verb (used with object), clar·i·fied, clar·i·fy·ing.
verb (used without object), clar·i·fied, clar·i·fy·ing.
Origin of clarify
Examples from the Web for clarifier
Her ADHD subjects markedly gravitated toward the Ideator and Developer styles; her non-ADHD subjects toward the Clarifier role.
For each phase, a name: the Clarifier, the Ideator, the Developer, and the Implementer.
It is extensively employed as a clarifier in the sugar plantations of the West Indies, and elsewhere.
When I came home from school at night, through a strangely permeated atmosphere, I beheld the clarifier simmering on the stove.Cape Cod Folks|Sarah P. McLean Greene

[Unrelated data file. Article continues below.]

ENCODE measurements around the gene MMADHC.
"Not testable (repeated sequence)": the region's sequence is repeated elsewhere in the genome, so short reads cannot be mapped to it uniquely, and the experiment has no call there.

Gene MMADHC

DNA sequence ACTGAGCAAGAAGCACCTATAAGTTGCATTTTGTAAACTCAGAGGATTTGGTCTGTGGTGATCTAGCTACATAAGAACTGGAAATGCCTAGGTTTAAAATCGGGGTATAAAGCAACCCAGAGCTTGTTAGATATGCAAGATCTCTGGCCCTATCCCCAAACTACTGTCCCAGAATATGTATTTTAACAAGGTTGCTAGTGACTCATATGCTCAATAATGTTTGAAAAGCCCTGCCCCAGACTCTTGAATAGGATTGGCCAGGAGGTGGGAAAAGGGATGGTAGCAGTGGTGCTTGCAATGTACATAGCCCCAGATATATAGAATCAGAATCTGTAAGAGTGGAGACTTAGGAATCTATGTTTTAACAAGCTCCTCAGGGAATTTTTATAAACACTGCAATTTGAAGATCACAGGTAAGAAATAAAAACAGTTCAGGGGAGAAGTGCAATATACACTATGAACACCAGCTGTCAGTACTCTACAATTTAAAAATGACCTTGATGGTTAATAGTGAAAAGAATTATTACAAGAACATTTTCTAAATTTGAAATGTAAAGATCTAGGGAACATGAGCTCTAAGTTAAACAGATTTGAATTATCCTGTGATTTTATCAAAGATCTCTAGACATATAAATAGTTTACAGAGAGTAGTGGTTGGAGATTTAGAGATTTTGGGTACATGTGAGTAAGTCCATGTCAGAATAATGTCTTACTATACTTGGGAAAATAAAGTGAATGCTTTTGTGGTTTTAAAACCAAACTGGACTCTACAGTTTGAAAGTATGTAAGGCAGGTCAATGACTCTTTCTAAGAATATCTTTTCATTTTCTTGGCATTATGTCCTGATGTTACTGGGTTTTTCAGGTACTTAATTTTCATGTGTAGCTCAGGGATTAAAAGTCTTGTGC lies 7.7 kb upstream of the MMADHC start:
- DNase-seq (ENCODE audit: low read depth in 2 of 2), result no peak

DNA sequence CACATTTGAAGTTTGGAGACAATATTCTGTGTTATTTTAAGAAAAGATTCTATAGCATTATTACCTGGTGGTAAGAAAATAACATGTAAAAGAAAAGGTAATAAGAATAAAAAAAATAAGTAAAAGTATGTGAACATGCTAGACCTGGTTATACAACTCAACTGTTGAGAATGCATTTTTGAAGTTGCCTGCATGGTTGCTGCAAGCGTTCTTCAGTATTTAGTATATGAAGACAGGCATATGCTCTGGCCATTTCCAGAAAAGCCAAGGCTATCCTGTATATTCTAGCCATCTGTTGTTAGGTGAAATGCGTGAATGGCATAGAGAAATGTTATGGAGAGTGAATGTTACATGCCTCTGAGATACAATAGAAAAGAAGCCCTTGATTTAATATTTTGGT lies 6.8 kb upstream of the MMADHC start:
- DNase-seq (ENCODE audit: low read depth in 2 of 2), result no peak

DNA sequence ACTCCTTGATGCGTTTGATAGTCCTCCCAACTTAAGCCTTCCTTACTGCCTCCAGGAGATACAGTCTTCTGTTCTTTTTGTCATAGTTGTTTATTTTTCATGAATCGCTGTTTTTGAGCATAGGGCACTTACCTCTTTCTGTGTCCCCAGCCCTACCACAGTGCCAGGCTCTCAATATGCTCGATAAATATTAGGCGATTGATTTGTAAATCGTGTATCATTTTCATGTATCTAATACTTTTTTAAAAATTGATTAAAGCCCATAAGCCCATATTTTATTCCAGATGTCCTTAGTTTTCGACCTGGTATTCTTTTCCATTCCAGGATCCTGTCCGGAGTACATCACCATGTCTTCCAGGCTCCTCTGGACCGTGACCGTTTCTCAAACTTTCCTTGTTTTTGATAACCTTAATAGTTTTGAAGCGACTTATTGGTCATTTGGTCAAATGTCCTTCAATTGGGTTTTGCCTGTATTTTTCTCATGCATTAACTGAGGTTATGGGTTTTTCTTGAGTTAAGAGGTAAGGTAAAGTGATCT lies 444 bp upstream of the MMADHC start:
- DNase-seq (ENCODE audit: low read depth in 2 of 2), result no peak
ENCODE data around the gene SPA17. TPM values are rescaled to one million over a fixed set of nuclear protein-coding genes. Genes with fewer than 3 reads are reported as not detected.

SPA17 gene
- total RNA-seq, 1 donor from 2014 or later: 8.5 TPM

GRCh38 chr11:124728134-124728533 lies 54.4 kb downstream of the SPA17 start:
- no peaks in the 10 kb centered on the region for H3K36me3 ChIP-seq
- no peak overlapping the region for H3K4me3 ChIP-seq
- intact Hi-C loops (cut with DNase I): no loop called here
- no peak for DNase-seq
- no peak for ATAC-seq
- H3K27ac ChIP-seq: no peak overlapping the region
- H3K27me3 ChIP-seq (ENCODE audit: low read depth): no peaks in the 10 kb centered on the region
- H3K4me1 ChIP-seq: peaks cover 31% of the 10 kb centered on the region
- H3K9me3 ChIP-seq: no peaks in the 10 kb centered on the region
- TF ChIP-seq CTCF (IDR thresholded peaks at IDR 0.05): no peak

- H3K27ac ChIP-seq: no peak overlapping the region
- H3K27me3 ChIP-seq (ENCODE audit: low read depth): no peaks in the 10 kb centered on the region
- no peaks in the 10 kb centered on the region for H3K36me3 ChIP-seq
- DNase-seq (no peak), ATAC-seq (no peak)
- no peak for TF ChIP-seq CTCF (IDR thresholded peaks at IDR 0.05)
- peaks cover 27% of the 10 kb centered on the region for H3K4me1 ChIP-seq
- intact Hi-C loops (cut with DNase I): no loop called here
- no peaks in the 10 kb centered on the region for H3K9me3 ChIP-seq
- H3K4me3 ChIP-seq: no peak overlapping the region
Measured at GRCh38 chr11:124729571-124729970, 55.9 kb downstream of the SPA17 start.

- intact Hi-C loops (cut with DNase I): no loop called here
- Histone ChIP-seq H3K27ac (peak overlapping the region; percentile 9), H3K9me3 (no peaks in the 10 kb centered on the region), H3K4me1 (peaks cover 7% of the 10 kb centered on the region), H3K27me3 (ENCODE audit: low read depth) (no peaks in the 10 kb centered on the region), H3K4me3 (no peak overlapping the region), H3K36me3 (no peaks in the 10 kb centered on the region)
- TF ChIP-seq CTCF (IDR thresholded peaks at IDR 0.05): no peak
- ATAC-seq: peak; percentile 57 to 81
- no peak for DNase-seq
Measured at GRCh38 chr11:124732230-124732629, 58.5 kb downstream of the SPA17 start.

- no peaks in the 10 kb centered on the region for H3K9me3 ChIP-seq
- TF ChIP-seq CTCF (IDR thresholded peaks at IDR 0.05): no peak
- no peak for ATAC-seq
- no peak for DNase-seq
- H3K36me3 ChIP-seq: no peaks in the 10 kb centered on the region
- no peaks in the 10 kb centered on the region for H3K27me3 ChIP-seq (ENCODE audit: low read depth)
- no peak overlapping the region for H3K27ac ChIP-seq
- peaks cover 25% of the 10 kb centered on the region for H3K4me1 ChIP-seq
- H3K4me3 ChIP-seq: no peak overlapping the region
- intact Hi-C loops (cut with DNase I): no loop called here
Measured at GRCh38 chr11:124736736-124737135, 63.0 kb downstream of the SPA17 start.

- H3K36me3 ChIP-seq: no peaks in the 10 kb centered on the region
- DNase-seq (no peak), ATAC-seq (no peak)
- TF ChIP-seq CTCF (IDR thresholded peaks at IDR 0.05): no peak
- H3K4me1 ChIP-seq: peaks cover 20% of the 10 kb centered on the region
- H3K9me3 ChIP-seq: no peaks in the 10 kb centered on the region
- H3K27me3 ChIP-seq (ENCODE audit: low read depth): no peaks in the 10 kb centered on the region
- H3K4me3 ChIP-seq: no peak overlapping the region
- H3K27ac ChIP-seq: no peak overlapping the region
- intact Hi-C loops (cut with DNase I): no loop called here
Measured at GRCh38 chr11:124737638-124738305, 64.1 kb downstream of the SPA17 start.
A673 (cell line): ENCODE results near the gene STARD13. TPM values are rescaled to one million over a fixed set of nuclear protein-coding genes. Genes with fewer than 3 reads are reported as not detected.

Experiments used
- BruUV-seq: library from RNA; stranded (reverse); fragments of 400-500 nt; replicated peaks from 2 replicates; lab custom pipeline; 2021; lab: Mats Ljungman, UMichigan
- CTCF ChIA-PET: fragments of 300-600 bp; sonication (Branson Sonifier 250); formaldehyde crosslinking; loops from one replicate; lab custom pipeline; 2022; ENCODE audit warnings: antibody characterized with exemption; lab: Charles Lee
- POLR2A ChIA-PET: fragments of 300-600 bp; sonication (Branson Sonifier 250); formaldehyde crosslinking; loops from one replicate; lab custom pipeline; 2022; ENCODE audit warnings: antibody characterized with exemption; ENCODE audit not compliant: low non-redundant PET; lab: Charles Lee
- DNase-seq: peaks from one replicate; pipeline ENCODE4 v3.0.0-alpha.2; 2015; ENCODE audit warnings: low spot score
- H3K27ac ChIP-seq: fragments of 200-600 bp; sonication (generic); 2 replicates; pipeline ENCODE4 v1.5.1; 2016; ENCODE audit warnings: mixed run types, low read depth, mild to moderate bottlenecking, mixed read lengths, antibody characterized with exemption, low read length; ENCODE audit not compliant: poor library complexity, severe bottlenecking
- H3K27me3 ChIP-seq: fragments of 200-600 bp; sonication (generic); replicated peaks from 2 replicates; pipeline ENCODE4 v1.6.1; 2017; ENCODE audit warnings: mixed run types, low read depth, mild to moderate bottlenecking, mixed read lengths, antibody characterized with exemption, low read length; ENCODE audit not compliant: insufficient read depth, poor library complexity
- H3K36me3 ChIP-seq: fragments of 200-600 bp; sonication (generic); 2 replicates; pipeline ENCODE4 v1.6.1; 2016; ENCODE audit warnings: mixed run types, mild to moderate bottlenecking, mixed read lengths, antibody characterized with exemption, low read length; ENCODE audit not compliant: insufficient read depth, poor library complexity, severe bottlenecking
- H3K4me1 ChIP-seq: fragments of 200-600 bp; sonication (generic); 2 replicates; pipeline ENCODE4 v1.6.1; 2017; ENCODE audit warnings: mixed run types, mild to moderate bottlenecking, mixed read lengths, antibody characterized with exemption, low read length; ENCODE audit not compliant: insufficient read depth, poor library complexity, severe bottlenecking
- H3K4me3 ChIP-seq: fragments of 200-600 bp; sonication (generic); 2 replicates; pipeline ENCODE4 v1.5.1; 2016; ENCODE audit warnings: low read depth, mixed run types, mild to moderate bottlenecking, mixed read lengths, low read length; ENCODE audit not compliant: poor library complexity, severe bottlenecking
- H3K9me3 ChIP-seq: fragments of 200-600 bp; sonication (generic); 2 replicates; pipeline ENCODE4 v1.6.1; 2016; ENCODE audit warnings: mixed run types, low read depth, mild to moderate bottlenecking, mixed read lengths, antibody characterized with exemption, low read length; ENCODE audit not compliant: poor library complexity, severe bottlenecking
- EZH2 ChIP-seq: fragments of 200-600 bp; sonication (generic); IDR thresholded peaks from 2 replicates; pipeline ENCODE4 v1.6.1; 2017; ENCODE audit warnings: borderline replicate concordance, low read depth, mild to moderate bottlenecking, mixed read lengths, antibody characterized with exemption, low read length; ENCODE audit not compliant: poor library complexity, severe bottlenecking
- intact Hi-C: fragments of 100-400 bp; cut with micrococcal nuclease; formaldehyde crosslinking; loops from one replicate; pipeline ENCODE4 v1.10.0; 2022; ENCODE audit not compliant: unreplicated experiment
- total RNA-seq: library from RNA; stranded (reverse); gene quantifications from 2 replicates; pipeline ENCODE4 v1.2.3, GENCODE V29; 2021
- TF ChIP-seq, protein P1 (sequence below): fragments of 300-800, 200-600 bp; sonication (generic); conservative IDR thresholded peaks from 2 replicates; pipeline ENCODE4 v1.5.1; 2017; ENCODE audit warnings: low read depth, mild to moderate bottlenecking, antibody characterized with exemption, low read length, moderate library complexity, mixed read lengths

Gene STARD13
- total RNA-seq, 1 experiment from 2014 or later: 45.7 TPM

British Dictionary definitions for clarifier
verb -fies, -fying or -fied
Word Origin for clarify
Word Origin and History for clarifier
early 14c., "make illustrious, make known," from Old French clarifiier "clarify, make clear, explain" (12c.), from Late Latin clarificare "to make clear," also "to glorify," from Latin clarificus "brilliant," from clarus "clear, distinct" (see clear (adj.)) + root of facere "to make, do" (see factitious).
Meaning "make clear, purify" is from early 15c. in English; intransitive sense of "grow or become clear" is from 1590s. Figurative sense of "to free from obscurity" is from 1823. Related: Clarified; clarifying.